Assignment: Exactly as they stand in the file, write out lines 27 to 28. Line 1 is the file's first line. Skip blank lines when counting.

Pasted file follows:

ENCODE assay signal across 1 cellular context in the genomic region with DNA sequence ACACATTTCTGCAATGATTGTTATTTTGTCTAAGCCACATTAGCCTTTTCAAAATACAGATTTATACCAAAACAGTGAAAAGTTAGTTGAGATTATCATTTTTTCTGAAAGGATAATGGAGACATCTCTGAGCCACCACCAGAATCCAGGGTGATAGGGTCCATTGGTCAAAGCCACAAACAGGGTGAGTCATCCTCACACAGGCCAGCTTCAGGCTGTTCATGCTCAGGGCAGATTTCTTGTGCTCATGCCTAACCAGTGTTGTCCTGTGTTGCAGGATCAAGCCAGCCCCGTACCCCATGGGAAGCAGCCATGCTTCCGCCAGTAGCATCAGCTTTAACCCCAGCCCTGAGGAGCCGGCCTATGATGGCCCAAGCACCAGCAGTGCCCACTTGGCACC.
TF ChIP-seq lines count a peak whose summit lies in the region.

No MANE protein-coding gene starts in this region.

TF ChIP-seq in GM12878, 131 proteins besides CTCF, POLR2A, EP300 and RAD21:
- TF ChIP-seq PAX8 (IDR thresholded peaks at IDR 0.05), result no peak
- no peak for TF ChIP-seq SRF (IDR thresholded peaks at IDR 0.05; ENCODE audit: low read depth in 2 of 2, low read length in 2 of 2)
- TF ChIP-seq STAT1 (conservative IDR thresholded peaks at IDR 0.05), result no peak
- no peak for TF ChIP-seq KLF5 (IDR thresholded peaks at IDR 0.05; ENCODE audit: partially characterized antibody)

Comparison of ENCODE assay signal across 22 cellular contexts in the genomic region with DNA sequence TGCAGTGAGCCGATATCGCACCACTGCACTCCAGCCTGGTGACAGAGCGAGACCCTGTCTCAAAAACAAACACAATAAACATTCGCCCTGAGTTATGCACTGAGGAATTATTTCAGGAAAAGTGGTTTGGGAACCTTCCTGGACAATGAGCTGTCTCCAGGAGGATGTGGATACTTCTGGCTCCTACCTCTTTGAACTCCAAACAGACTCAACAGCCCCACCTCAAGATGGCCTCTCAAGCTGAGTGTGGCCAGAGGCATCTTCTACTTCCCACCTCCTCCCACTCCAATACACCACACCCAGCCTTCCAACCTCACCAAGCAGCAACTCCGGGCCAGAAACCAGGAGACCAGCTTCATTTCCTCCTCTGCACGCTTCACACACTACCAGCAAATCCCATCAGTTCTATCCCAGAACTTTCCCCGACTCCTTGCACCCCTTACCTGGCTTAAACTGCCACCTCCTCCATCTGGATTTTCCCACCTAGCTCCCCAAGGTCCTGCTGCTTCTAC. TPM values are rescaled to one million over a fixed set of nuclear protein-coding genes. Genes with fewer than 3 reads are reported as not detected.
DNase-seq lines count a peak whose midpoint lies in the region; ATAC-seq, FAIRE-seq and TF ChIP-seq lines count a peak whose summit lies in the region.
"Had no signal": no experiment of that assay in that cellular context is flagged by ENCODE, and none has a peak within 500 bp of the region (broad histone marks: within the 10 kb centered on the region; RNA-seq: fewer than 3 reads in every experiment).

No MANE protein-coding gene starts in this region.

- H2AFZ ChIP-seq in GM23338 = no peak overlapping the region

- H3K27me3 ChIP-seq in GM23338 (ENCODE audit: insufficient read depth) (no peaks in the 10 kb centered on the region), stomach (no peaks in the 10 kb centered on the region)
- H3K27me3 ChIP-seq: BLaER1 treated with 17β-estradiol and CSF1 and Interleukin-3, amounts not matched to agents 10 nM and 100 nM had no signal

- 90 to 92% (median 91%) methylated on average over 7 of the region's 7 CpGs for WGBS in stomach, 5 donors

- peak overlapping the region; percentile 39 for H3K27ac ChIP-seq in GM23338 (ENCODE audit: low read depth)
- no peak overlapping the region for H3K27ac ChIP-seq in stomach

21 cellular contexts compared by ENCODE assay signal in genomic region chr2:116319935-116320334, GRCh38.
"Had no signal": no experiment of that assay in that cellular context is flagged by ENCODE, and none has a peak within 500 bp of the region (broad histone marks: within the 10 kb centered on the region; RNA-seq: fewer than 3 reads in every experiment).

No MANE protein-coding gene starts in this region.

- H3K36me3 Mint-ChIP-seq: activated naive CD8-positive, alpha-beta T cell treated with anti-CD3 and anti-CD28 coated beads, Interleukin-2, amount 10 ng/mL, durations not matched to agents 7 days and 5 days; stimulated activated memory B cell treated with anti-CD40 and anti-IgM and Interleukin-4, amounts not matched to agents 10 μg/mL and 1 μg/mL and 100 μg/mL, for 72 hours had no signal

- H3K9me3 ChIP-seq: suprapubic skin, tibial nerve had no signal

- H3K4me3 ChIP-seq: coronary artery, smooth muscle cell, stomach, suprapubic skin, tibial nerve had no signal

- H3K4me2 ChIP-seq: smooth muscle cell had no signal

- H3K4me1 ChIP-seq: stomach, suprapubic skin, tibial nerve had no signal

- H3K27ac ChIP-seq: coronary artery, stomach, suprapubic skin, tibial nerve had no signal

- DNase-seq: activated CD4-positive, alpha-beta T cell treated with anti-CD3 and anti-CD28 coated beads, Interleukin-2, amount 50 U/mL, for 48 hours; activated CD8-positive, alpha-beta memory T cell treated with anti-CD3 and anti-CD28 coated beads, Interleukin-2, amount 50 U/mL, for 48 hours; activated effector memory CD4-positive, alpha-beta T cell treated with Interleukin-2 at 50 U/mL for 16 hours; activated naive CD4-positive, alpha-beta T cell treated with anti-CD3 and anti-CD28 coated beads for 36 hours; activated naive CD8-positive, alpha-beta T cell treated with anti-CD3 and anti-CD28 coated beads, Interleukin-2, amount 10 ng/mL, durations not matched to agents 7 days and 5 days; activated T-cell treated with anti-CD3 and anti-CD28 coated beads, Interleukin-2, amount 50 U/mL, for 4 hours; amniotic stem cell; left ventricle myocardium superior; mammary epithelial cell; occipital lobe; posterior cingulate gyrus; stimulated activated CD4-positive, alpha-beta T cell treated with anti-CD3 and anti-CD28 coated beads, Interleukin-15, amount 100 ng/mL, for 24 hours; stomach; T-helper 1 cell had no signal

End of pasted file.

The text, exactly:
- H3K27ac ChIP-seq: coronary artery, stomach, suprapubic skin, tibial nerve had no signal

- DNase-seq: activated CD4-positive, alpha-beta T cell treated with anti-CD3 and anti-CD28 coated beads, Interleukin-2, amount 50 U/mL, for 48 hours; activated CD8-positive, alpha-beta memory T cell treated with anti-CD3 and anti-CD28 coated beads, Interleukin-2, amount 50 U/mL, for 48 hours; activated effector memory CD4-positive, alpha-beta T cell treated with Interleukin-2 at 50 U/mL for 16 hours; activated naive CD4-positive, alpha-beta T cell treated with anti-CD3 and anti-CD28 coated beads for 36 hours; activated naive CD8-positive, alpha-beta T cell treated with anti-CD3 and anti-CD28 coated beads, Interleukin-2, amount 10 ng/mL, durations not matched to agents 7 days and 5 days; activated T-cell treated with anti-CD3 and anti-CD28 coated beads, Interleukin-2, amount 50 U/mL, for 4 hours; amniotic stem cell; left ventricle myocardium superior; mammary epithelial cell; occipital lobe; posterior cingulate gyrus; stimulated activated CD4-positive, alpha-beta T cell treated with anti-CD3 and anti-CD28 coated beads, Interleukin-15, amount 100 ng/mL, for 24 hours; stomach; T-helper 1 cell had no signal